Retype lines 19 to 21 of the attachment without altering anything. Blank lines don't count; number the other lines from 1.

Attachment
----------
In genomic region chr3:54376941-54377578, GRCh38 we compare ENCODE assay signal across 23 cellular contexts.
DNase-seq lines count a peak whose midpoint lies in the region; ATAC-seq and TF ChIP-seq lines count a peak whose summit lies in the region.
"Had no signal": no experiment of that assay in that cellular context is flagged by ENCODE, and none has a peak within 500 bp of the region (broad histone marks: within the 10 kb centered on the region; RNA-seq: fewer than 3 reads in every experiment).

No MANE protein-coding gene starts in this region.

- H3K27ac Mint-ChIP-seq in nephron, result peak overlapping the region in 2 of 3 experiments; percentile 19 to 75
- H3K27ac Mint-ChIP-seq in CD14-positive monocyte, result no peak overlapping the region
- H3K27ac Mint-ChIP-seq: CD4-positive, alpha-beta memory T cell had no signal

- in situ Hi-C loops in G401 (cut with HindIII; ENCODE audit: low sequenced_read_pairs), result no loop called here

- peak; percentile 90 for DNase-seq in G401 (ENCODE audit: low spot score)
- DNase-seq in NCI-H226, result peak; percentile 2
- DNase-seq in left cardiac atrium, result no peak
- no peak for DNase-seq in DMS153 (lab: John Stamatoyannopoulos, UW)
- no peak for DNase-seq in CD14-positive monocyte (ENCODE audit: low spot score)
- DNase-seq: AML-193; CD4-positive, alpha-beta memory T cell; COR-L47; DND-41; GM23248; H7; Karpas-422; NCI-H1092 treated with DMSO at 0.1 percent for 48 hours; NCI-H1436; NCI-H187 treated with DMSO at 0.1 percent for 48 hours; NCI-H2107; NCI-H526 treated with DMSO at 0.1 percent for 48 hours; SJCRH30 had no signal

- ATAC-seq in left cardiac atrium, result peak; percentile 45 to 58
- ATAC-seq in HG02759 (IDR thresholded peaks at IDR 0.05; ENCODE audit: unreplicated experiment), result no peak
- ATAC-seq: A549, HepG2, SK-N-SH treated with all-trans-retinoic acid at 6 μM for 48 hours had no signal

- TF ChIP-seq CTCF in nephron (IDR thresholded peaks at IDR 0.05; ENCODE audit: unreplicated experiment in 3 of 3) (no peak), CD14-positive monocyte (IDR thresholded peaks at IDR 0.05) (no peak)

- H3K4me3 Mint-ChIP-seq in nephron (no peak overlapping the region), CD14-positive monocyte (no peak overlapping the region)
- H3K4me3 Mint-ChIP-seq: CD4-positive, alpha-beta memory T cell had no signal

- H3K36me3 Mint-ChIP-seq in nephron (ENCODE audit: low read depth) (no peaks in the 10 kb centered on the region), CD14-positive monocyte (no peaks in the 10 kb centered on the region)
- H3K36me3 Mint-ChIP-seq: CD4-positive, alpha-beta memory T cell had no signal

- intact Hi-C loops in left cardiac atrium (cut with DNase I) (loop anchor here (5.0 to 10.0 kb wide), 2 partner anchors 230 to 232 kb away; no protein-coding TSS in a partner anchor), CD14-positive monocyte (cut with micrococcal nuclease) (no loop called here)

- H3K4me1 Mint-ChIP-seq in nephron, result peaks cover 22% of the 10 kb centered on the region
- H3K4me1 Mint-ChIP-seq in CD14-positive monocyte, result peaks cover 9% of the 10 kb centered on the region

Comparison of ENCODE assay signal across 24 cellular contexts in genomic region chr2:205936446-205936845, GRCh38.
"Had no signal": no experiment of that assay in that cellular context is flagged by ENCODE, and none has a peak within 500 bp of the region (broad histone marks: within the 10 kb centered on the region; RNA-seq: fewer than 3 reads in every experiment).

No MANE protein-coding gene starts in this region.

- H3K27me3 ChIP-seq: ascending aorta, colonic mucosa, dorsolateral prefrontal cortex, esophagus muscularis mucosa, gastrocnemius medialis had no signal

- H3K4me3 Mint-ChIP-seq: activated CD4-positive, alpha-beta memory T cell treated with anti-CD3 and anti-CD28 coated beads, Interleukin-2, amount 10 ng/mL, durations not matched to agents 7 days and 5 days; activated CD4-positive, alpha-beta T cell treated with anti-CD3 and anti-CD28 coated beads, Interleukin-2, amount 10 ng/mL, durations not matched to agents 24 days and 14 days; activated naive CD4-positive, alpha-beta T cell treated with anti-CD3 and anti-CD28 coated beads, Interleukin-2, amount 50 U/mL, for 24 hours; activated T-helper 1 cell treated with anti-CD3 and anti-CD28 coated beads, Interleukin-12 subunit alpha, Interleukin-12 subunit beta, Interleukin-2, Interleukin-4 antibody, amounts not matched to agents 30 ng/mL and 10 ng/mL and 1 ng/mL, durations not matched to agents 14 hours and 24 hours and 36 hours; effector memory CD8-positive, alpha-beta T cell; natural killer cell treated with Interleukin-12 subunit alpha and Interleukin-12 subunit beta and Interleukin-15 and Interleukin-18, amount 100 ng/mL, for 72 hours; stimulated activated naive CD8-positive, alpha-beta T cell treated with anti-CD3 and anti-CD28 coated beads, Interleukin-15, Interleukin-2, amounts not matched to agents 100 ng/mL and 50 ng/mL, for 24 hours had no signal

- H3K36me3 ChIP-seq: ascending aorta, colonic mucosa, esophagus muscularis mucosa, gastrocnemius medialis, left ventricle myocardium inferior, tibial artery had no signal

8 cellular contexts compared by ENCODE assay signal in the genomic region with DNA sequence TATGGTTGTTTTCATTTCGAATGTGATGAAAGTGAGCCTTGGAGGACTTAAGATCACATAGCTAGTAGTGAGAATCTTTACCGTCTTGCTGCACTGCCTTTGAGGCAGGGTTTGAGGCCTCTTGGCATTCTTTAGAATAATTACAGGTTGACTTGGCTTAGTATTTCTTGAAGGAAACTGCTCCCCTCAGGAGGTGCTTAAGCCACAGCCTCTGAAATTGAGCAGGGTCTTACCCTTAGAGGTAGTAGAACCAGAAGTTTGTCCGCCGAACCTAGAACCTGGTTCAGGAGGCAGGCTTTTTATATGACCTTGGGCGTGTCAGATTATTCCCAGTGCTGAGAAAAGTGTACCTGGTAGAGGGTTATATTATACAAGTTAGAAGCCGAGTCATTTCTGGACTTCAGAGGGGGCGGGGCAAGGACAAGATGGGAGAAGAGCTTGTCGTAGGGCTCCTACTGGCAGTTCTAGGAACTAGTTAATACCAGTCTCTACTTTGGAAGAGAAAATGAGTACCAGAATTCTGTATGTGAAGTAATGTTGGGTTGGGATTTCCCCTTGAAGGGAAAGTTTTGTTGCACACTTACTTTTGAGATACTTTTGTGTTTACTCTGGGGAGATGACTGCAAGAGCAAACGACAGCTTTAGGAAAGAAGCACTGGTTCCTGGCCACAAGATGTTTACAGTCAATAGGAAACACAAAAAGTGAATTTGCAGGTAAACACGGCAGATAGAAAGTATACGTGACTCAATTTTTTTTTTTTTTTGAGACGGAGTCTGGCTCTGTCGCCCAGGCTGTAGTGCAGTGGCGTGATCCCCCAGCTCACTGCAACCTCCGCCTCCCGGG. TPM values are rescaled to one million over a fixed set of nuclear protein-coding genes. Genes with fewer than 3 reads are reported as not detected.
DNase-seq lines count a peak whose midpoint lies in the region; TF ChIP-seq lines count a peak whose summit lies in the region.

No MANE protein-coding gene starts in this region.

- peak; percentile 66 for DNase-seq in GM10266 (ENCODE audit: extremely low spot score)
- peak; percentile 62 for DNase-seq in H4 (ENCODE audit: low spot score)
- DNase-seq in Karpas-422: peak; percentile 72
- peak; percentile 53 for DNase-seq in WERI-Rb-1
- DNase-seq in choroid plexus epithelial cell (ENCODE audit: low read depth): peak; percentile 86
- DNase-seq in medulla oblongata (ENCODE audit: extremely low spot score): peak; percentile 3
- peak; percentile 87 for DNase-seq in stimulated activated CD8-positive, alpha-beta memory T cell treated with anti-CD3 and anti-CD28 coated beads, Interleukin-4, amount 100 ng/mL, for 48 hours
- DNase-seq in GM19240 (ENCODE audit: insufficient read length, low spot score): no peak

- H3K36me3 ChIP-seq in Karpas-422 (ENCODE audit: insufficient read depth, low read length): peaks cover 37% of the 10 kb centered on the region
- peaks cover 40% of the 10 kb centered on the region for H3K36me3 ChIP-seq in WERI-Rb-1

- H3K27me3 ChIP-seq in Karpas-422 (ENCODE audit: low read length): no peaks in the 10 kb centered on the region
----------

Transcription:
- H3K4me3 Mint-ChIP-seq in nephron (no peak overlapping the region), CD14-positive monocyte (no peak overlapping the region)
- H3K4me3 Mint-ChIP-seq: CD4-positive, alpha-beta memory T cell had no signal

- H3K36me3 Mint-ChIP-seq in nephron (ENCODE audit: low read depth) (no peaks in the 10 kb centered on the region), CD14-positive monocyte (no peaks in the 10 kb centered on the region)